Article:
Based on transacted data and matched caveats information from the Urban Redevelopment Authority (URA), a total of 1,700 non-landed residential units transacted were affected by the Seller’s Stamp Duty (SSD) which was last revised on 14 January, 2011. These units were sold within 4 years from the date of purchase and therefore incurred SSD, ranging from 4% to a maximum of 16% of the sale price. In some cases, the market value was used instead as it was higher than the sale price. Since the SSD was in place, a total estimate of S$80 million were collected, based on the transacted sale price.
The top 20 transactions affected were required to pay a total of more than S$9 million. The highest amount of SSD paid by a non-landed residential unit alone came from Four Seasons Park, which incurred a whopping S$1.14 million of SSD. Among these transactions, if not for the SSD, 7 of the sellers would have made a decent profit from the sale of their property. For instance, a residential unit at The Trillium changed hands in January 2013 with a profit of S$549,800. However, the seller incurred a 12% SSD (S$719,880) as the unit was sold in within 2 years from the date of purchase, thus resulting in a negative sale and loss of S$170,080 instead.
Apparently, despite the hefty SSD in place, 1,479 (87% of the 1,700 units transacted) non-landed residential units still managed to make profits after deducting the SSD incurred. For these units, a total of S$52 million were collected for SSD, which still resulted in a decent net profit sum of S$255 million.
Out of the 1,700 transactions, 105 of them could have made a profit if not for the SSD, which in the end resulted in a net loss. It was also noted that 30 of these 105 transactions were sold within the 1st year of purchase (thus incurring 16% SSD on sale price).
There were a total of 109 transactions out of the 1,700 caveated were sold at prices which were even lower than the price they bought at, resulting in a total loss of S$19 million for these sellers. The deficit was worsen by the SSD incurred by these sellers (estimated S$13 million), thus adding up to a total net loss of S$32 million. This works out to an average estimate of almost S$300,000 loss suffered for each transaction.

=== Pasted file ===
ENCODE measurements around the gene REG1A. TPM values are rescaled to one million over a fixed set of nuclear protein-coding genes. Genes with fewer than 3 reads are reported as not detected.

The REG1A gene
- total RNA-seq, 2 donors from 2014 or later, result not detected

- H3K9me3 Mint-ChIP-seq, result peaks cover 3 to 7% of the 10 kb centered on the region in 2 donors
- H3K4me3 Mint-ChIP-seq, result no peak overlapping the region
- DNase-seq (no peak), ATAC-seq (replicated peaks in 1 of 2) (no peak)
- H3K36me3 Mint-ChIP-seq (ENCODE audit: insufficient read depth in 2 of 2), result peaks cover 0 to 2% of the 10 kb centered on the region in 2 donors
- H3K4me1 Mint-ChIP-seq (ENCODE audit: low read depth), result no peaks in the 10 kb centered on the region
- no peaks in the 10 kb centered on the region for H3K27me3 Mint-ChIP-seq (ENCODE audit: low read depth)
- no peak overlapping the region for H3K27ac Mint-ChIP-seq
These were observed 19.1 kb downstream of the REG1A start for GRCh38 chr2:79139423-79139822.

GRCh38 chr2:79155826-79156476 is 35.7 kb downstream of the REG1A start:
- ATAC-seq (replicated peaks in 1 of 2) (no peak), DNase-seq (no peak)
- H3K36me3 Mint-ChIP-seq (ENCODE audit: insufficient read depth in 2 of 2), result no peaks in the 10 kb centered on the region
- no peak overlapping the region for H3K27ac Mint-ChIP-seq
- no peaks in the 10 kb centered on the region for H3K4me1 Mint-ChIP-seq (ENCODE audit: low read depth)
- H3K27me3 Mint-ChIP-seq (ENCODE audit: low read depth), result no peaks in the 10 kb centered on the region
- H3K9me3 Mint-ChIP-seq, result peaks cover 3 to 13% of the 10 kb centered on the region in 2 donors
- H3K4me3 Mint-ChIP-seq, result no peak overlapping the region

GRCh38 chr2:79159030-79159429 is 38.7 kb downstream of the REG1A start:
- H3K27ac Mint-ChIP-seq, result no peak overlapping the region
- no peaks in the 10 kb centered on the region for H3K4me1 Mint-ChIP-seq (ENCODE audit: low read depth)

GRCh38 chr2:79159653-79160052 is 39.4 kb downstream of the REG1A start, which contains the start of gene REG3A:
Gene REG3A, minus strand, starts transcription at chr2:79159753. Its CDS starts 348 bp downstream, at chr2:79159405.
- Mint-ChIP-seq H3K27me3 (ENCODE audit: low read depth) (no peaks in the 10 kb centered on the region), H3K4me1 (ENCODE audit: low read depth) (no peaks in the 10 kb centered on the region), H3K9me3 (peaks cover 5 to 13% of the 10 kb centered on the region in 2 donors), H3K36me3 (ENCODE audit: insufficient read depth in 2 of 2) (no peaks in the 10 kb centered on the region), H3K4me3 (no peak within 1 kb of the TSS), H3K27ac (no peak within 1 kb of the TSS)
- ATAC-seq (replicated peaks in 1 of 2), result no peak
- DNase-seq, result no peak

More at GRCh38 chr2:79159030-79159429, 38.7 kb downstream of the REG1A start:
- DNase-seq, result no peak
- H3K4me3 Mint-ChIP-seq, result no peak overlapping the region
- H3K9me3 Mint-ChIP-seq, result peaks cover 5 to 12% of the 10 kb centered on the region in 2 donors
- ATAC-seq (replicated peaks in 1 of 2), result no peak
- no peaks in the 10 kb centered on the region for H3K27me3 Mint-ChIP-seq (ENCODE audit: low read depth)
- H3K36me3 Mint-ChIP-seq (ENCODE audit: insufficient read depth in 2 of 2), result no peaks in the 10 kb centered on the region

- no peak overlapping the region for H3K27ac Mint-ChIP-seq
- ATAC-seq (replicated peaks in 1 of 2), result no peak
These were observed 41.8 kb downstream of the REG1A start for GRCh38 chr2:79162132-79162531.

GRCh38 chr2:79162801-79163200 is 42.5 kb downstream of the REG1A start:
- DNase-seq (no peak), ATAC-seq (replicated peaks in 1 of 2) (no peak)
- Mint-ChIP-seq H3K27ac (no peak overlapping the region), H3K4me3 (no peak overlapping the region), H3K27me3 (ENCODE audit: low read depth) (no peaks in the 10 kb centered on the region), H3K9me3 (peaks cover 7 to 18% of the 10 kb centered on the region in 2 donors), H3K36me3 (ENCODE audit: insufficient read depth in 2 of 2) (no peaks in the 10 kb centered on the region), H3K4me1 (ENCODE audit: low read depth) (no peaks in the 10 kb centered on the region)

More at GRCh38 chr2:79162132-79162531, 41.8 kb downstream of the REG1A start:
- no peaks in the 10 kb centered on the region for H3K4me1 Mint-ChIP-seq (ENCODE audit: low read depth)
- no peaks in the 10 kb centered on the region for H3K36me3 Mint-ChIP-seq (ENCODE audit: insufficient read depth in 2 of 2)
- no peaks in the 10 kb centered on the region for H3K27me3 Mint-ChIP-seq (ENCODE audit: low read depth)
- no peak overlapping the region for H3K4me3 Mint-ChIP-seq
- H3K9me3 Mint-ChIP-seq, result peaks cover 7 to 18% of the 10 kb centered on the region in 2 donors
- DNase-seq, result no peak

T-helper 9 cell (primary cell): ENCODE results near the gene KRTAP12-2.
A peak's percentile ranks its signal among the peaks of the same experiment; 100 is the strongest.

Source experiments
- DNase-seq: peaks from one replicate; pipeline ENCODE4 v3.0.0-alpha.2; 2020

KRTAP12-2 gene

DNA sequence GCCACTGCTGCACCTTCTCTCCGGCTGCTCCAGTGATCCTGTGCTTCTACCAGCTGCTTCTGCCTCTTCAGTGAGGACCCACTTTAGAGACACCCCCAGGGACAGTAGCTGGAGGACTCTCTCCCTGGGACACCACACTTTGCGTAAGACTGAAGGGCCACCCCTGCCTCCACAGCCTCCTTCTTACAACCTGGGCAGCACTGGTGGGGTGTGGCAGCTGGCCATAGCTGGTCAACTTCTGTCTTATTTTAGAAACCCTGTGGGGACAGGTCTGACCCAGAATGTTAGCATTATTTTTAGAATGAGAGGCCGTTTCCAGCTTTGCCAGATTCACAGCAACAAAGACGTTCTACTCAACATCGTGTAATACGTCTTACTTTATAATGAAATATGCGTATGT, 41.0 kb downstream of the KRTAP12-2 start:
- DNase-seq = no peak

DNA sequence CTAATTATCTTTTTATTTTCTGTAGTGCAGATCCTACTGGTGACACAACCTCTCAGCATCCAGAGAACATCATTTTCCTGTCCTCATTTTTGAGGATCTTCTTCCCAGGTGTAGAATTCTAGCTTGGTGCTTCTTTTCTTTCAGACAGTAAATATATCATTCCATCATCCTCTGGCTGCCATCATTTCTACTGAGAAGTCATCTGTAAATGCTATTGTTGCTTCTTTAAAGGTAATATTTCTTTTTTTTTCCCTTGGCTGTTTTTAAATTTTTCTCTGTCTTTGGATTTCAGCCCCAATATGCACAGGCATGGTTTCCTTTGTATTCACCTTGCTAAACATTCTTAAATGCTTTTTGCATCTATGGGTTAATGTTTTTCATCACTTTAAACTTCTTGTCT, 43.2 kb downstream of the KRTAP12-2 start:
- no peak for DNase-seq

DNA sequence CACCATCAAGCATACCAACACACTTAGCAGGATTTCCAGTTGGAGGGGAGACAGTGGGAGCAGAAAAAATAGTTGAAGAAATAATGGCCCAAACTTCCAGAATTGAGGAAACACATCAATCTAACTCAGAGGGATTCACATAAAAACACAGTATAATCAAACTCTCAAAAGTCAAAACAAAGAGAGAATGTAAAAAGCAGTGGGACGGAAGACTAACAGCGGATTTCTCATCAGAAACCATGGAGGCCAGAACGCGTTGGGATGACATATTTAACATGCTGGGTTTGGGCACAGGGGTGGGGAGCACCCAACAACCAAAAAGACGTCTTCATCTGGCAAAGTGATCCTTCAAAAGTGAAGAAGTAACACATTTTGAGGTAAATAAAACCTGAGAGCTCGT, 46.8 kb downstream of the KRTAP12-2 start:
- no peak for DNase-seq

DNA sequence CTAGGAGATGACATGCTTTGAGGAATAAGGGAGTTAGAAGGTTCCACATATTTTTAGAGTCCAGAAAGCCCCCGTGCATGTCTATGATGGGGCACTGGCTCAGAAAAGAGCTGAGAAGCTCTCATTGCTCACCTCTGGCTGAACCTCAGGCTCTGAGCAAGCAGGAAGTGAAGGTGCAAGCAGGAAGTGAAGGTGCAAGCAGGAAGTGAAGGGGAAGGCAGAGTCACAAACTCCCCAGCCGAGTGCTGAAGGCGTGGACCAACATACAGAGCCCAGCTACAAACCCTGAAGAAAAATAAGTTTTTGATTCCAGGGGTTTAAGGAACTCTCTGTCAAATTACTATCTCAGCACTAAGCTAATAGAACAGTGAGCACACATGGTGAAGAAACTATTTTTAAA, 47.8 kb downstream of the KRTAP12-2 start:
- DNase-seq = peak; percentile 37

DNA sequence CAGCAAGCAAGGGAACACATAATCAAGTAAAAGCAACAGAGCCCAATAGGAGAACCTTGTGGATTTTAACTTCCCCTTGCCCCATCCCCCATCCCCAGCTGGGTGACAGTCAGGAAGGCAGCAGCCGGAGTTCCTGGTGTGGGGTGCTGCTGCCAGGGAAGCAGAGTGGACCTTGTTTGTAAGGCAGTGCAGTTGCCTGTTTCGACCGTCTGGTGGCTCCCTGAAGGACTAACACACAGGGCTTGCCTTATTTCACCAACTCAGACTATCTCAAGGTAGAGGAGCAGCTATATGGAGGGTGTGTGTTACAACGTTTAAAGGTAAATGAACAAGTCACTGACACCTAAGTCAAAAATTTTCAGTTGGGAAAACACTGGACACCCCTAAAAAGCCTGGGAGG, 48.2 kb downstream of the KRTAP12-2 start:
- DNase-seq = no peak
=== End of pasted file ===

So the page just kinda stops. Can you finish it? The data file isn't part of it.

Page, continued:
Being one of the key cooling measures in place, the main purpose is to discourage speculators from “flipping” their properties or trying to reap quick profits from selling their properties after holding on for a short period of time. Of course, this is only lucrative if the property market pricing is trending upwards. However, recent data on property prices from URA have indicated that the property price index has fallen by 5% to 140.9 in 2Q2015 from 3Q2013, which we saw a peak of 148.9 then. In today’s challenging market situation, the SSD indeed adds burden to the sellers who might be forced to dispose their property due to reasons such as losing income from unemployment and weakening cash flow. Experts have suggested that a capital gain tax should be adopted instead of SSD. This is something that has been applied in property markets such as United Kingdom and Malaysia etc as it will serve its purpose of deterring property buyers from speculating the property market, and yet it does not add up to the sellers’ losses which they have already incurred.